New materials promise enhanced image quality for DR detectors

2011 05 11 09 37 34 521 2011 05 11 Frankfurt Thumb

The revolution in imaging driven by digital radiography (DR) detectors is far from over. Faster access to images, file sharing with other physicians, and advances such as computer-aided diagnosis (CAD) have already convinced the medical community to convert from analog to digital. Yet the struggle for improved image quality continues, according to Dr. Thomas Vogl, who leads a research and development group at the Johann Wolfgang Goethe University Hospital in Frankfurt am Main in Germany.

Manufacturers of DR detectors, including Fujifilm Medical Systems USA, Agfa HealthCare, Carestream Health, Hologic, Toshiba Medical Systems, Canon U.S.A., GE Healthcare, Philips Healthcare, Siemens Healthcare, Imix, Swissray International, Imaging Dynamics, and Delft Diagnostic Imaging, the parent company of PACS developer Rogan-Delft, turn to Vogl's team to refine their products and explore new technological themes for enhancing image acquisition.

"We see direct detectors as a small revolution," he noted. "It is very spectacular and we are working hard on several programs to advance this revolution."

The multifunctional panels can be used in a number of clinical settings, including intensive care for bedside examinations, while portable DR detectors have created new applications in trauma, pediatric, and orthopedic settings.

The industry's first detector featuring wireless image transmission, the DRX-1 from Carestream, was introduced in 2009 at the University Hospital in Frankfurt and subjected to a series of studies by Vogl's group against conventional computed radiography (CR) systems for both image quality and workflow efficiency. As a result of the positive findings from the studies for superior image quality and dose efficiency, the DRX-1 detector is now used as part of routine protocol.

Digital radiographyTwo images of a hand phantom obtained using different equipment: Fuji's CR system and DRX-1 from Carestream. All images courtesy of Dr. Thomas Lehnert.Two images of a hand phantom obtained using different equipment: Fuji's CR system and DRX-1 from Carestream. All images courtesy of Dr. Thomas Lehnert.
Two images of a hand phantom obtained using different equipment: Fuji's CR system and DRX-1 from Carestream. All images courtesy of Dr. Thomas Lehnert.
A third image of a hand phantom obtained using DR9500 from Carestream.A third image of a hand phantom obtained using DR9500 from Carestream.
A third image of a hand phantom obtained using DR9500 from Carestream.

Identical in size to a standard CR cassette, the detector can be inserted into an existing wall stand or table Bucky and used in combination with existing x-ray generators from a number of original equipment manufacturers, presenting an attractive option for modest-budget facilities. The flexibility of the portable detector provides great advantages in time-critical environments where an x-ray image can now be captured and viewed in less than six seconds, he explained.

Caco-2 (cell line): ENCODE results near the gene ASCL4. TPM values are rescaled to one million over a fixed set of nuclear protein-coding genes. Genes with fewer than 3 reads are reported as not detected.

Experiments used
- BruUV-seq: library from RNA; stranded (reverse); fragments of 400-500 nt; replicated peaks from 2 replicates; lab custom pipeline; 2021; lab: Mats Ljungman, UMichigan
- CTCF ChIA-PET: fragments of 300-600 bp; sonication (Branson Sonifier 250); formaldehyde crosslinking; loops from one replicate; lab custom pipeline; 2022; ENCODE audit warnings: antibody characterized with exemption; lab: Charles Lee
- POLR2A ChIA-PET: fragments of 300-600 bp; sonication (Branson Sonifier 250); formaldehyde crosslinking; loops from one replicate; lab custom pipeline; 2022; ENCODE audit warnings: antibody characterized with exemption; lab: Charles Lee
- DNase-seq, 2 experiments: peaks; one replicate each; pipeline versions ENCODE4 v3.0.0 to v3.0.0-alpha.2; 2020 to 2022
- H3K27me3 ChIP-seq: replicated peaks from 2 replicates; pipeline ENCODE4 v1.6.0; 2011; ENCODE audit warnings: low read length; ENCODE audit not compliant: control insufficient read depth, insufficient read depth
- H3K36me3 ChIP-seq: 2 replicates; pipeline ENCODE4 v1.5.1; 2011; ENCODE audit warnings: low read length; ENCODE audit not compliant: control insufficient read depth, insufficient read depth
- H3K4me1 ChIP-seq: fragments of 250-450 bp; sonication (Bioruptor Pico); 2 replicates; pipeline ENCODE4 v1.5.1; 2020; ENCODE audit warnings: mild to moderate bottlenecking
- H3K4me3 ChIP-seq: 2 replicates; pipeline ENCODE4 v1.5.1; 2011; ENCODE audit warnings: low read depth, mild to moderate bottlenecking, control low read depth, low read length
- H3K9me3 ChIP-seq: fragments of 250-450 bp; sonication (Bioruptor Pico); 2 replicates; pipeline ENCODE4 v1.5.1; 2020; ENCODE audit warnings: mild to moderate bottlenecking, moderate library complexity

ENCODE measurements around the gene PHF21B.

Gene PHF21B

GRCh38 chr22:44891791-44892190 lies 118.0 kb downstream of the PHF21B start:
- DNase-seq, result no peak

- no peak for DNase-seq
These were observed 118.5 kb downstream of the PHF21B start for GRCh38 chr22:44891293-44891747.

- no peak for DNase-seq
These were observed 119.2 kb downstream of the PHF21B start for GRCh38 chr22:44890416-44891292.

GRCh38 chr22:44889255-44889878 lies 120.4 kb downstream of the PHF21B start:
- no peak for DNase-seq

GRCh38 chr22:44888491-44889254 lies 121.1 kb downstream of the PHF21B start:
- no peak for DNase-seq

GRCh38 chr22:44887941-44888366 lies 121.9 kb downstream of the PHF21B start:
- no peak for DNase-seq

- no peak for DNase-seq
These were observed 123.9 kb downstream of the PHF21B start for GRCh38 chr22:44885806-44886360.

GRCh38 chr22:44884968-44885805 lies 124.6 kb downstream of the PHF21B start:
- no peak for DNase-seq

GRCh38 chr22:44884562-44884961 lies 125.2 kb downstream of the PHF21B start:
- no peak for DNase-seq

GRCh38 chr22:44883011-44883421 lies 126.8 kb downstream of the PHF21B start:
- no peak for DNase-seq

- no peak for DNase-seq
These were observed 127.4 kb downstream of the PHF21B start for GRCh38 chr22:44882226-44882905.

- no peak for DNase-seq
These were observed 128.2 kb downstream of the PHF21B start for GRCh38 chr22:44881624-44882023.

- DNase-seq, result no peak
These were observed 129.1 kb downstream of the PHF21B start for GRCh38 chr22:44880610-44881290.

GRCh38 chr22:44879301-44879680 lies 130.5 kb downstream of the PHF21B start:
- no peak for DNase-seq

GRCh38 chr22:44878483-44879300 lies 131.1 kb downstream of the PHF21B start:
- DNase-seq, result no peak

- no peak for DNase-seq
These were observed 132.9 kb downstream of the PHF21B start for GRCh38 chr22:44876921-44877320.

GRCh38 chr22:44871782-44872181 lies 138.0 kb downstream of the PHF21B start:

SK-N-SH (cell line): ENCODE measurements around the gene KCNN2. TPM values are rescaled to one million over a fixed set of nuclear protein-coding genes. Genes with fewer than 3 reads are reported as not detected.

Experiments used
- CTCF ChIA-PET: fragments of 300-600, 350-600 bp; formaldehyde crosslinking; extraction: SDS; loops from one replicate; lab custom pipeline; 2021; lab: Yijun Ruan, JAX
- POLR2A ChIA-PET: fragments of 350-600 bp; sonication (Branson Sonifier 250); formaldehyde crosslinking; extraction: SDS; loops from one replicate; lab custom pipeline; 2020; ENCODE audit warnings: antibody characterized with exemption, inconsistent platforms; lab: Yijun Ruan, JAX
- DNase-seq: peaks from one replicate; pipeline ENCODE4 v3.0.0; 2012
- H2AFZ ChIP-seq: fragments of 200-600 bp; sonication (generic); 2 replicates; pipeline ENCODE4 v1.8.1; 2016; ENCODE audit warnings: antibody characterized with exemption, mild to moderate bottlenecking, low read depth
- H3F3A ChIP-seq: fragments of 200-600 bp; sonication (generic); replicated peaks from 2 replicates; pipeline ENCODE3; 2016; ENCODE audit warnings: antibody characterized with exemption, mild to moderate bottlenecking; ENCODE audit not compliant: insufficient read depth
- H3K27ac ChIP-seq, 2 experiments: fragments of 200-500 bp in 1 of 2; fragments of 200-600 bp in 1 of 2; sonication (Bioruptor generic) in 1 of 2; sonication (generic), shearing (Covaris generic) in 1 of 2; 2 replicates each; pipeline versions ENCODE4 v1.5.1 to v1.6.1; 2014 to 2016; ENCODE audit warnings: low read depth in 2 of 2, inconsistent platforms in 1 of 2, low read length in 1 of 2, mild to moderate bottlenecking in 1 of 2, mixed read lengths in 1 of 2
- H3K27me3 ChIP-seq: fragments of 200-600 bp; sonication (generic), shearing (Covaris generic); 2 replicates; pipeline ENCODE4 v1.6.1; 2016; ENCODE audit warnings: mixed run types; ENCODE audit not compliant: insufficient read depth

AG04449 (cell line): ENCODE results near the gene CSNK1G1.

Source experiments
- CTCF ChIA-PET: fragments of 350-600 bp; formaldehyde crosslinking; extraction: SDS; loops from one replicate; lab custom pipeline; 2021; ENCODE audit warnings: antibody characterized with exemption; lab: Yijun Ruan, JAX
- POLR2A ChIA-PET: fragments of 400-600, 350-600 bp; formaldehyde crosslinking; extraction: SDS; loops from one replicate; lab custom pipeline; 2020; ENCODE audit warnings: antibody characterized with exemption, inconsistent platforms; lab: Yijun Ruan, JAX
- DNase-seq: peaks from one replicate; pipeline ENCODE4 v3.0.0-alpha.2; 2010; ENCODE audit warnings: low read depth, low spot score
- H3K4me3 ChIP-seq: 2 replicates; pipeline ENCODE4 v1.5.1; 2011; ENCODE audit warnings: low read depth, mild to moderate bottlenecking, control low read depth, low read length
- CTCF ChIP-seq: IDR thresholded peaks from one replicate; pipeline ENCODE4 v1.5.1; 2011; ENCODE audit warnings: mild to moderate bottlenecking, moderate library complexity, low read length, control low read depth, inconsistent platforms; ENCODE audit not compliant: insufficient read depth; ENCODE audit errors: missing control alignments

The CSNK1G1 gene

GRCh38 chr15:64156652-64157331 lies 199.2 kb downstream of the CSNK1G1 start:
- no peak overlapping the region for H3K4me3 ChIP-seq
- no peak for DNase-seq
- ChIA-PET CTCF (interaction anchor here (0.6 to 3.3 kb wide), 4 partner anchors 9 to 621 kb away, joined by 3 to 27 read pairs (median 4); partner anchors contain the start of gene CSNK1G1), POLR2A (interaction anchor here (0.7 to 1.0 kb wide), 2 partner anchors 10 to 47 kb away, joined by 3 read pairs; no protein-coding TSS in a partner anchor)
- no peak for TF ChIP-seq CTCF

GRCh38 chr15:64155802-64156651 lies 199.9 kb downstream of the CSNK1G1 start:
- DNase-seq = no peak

Further advances in image quality are being explored in three approaches currently underway with the group at Goethe University to enhance the physical properties of the various detector systems. The most advanced program is exploring the integration of a pixilated superstructure of optically isolated cells into the cesium iodide scintillator to better suppress fluorescent light scatter. The group is only at a mid-way point in its experiments, but the data look quite promising, Vogl reported.

"We have a group of young people working on the program who are very enthusiastic, and actually we are having a lot of fun," he said. "You can expect to see upcoming articles in professional journals."

A second approach to enhancing indirect-conversion detectors is to pack powdered phosphors into a pixilated superstructure of cellular cavities separated by walls made of a reflective material to prevent cross-talk between the pixels and minimizing blurring. The group has performed 30% of the experiments designed to advance this investigation.

"There is a potential here, but is not yet as promising as the first approach, which is the priority among our programs," he said.

Further ahead is a program for enhancing image acquisition in direct conversion detectors by replacing the amorphous selenium used as the semiconductor material with an alternative photoconductor for greater x-ray absorption efficiency across the radiographic energy spectrum, as well as a greater yield of signal electrons.

Polycrystalline materials being evaluated as candidates for this role include lead iodide, mercury iodide, lead oxide, and cadmium-zinc-telluride.

"This program is in a very early stage and remains largely a theoretical question," Vogl said. "We have conducted some experiments using different materials, but I would not even call it an investigation so much as a preliminary look at how to investigate this question."

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